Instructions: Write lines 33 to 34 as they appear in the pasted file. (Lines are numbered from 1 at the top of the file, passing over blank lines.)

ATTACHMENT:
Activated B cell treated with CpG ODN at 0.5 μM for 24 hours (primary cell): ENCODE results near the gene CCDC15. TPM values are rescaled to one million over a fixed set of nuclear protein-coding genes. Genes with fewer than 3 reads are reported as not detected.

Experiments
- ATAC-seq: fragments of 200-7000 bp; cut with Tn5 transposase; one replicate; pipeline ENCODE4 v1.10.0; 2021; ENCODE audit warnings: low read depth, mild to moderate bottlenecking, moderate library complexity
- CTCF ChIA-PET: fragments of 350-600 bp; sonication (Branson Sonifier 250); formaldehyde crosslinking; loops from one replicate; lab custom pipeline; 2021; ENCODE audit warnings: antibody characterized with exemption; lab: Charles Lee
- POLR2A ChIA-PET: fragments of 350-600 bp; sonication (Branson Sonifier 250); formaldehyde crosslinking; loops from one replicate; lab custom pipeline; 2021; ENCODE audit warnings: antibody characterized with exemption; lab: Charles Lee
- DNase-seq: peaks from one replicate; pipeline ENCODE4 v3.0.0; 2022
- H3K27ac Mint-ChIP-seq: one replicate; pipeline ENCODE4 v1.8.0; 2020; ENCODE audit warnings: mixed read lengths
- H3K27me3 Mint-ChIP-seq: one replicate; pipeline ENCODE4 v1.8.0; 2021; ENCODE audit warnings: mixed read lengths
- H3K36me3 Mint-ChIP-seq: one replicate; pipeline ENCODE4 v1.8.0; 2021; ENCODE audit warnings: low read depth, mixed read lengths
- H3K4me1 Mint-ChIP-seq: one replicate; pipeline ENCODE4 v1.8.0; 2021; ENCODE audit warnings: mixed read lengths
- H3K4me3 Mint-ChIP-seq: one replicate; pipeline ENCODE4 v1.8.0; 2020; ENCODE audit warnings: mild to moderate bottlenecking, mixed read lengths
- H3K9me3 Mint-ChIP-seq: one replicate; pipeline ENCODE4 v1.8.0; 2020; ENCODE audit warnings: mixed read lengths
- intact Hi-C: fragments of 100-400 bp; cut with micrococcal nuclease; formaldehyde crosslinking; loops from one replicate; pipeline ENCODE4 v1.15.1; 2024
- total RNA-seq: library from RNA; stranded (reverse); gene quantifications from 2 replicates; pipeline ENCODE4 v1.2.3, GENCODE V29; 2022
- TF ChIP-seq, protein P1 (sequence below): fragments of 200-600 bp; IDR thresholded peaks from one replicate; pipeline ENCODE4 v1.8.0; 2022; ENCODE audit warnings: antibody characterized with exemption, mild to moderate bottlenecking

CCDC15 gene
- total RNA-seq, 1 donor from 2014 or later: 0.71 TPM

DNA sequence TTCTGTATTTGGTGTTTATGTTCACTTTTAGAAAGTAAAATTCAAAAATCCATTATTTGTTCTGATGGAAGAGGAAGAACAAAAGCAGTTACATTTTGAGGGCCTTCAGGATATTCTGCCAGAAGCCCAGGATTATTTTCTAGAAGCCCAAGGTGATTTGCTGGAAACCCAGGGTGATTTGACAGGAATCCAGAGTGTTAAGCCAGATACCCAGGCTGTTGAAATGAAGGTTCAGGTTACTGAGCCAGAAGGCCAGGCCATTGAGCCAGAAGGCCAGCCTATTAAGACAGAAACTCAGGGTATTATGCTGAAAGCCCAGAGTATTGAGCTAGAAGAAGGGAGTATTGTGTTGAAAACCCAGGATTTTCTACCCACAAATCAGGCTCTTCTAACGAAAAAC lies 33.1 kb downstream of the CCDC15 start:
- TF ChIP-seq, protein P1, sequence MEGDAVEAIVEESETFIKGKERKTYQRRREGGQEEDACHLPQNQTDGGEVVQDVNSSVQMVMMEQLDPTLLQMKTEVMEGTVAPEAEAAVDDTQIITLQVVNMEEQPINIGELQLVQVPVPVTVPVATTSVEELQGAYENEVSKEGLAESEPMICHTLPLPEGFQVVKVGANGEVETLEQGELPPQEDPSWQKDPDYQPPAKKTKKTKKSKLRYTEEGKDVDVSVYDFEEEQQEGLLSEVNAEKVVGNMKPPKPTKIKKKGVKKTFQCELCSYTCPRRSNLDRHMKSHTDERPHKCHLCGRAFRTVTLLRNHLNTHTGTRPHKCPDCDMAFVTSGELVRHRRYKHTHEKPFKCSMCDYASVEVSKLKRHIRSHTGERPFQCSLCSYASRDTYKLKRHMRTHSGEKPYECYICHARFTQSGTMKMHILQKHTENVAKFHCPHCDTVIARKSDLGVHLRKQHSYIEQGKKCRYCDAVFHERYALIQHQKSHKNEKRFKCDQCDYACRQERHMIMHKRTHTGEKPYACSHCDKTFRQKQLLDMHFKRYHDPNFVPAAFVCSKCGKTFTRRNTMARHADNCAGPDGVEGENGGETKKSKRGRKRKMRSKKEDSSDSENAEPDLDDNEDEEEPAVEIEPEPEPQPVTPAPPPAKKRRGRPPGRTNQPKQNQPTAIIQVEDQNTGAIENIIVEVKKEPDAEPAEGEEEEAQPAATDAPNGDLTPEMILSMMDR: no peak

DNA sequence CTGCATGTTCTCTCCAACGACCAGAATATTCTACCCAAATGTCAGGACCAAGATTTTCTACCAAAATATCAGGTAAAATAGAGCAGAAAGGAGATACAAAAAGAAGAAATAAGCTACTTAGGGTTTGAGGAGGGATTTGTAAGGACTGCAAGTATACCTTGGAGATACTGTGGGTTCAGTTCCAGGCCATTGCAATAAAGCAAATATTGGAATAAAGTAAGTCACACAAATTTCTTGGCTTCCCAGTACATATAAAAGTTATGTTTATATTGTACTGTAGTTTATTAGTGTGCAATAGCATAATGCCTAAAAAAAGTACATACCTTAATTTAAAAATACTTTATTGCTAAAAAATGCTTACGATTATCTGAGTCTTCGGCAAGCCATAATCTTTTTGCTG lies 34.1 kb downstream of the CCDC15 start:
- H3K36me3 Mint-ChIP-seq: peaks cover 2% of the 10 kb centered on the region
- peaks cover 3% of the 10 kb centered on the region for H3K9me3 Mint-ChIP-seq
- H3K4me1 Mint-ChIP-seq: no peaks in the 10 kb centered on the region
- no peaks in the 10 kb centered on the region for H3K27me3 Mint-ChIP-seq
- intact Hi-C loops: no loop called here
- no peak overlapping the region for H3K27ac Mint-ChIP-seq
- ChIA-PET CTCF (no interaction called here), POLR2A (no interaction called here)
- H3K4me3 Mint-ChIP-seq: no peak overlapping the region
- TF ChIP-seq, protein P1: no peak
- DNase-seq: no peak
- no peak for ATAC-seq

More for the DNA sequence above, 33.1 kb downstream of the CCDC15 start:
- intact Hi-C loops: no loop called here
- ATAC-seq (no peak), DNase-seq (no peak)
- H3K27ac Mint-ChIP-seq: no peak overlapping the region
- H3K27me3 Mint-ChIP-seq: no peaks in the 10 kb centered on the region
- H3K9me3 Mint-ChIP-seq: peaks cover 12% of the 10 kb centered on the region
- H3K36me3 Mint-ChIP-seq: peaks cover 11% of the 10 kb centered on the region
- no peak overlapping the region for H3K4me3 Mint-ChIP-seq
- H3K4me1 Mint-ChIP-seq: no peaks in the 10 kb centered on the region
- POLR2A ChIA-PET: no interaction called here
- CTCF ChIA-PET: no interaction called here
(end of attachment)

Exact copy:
- intact Hi-C loops: no loop called here
- ATAC-seq (no peak), DNase-seq (no peak)